After you have spent four or five hours getting abused inside the "sweatbox" your instructor pushes a button to turn the “motion” off and makes the whole nightmare come to an end. You climb out of your seat in a frustrated ball of stress-induced paranoia, exit through a door that looks nothing like an actual airplane door, and walk over a narrow bridge back into the real world. If you were to turn around and look at the simulator (most of us don’t – we just want to get away from the thing as quickly as possible) you would see that it is nothing but a big, square box that sits on top of a tangle of spindly hydraulic legs and the thick, black cables that give it artificial life. It is propped up by a horde of engineers who force it to act like it is flying. But simulators will never fly. They can’t.

A simulator has no engines. A simulator has no wings.

Real airplanes need engines to get themselves off the ground. Real airplanes need wings to sustain themselves in flight. It is as simple as that. And for those two reasons, Darwinian Evolution looks an awful lot like a simulator. It has no engine to get it off the ground. It has no wings to sustain it in flight. Darwinian Evolution is a box that won’t fly, no matter how much we have been programmed to believe it really does.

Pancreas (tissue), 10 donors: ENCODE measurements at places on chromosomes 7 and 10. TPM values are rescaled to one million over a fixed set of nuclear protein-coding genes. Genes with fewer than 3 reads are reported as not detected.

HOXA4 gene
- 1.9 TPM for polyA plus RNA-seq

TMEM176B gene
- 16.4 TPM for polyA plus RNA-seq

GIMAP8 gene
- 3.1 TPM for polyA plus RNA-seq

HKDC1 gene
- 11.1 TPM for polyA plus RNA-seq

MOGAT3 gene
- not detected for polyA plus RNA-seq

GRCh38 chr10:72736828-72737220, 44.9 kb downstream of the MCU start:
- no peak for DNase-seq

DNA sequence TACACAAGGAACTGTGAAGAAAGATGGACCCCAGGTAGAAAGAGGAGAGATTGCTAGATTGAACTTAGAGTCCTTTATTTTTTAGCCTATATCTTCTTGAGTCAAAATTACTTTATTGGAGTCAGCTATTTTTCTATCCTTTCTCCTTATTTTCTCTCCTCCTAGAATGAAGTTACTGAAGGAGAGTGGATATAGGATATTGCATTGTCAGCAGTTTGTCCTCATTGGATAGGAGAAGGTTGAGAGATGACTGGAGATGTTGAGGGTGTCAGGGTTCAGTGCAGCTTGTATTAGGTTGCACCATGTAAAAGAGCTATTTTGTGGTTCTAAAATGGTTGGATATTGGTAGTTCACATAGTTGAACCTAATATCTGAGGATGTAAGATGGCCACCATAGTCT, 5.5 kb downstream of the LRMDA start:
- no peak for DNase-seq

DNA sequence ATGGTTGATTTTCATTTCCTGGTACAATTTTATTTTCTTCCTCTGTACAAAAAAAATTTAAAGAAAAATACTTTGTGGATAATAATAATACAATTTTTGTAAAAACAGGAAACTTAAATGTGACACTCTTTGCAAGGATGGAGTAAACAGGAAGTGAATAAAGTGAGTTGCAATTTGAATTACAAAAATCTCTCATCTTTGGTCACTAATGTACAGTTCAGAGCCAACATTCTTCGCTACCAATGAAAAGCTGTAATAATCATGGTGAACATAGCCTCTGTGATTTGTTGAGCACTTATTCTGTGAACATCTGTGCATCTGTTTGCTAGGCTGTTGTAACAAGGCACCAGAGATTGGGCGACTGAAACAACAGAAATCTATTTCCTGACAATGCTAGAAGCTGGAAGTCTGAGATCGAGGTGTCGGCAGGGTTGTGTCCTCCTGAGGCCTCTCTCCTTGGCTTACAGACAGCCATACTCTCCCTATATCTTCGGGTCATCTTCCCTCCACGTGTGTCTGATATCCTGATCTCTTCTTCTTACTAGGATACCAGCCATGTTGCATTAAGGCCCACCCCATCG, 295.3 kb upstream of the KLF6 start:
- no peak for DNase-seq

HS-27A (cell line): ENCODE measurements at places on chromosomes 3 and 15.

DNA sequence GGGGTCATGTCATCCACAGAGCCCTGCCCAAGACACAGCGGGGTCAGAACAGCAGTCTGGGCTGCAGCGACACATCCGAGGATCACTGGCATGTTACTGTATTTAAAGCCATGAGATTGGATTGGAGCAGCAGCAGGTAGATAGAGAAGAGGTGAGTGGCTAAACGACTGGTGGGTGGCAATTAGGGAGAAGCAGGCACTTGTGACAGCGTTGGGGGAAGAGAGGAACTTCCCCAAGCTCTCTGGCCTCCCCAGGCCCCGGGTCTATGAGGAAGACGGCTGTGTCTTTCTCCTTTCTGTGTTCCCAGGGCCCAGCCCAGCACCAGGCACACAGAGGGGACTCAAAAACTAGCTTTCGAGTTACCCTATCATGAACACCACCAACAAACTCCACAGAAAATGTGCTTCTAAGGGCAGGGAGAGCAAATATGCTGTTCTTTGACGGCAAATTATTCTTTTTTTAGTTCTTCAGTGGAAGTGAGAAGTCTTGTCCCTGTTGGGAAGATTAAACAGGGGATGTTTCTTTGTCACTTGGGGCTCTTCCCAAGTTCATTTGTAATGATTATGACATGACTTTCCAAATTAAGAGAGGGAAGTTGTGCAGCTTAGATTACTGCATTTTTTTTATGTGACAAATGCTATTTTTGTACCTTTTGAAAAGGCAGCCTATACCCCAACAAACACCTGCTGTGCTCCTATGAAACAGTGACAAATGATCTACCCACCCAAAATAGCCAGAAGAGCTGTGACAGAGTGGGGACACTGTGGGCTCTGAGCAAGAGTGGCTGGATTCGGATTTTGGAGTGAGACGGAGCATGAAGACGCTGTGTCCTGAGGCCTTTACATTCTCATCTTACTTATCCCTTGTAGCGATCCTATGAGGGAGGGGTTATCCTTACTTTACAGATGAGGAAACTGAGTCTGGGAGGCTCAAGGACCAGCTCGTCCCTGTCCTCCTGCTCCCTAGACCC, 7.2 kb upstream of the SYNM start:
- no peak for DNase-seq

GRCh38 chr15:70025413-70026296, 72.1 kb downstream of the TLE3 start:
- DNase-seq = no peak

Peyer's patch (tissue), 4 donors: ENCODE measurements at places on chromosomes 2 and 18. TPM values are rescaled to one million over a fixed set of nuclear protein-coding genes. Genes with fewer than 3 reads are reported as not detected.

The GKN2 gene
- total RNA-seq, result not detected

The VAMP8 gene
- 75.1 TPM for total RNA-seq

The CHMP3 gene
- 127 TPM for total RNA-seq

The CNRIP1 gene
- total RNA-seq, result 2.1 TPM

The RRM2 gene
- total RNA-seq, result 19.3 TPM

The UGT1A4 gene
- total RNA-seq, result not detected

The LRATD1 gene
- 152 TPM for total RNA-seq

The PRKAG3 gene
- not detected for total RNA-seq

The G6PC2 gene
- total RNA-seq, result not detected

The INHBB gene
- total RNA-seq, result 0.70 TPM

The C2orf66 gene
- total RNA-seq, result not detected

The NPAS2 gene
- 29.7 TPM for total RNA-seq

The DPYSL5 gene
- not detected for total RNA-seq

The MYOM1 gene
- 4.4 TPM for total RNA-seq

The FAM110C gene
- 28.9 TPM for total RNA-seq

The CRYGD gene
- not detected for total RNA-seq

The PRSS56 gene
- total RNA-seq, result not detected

There are many technical reasons why Darwinian Evolution falls short of offering us a realistic explanation for life on Earth. The more information scientific research gives us, the more the data undermines its dubious claims. The model looks great from the outside, but if you analyze the data without first assuming the truth of Darwinian Evolution, you soon realize that the data gives us a picture that materialistic Darwinian processes just can’t paint. You will never read that in a textbook or on the pages of Nature or Scientific American, but that does not change the utter inability of Darwinian Evolution to explain the existence of even the simplest forms of life.

The analogy stands. Darwinism’s missing engine is its inability to explain the origin of life. Without that, it can never get off the ground. Darwinism’s missing wings are the theory’s lack of credibility in explaining the diversity of life we see around us. Without that, it has no capability to sustain itself about even its most fundamental claims.

Fuzzy Definitions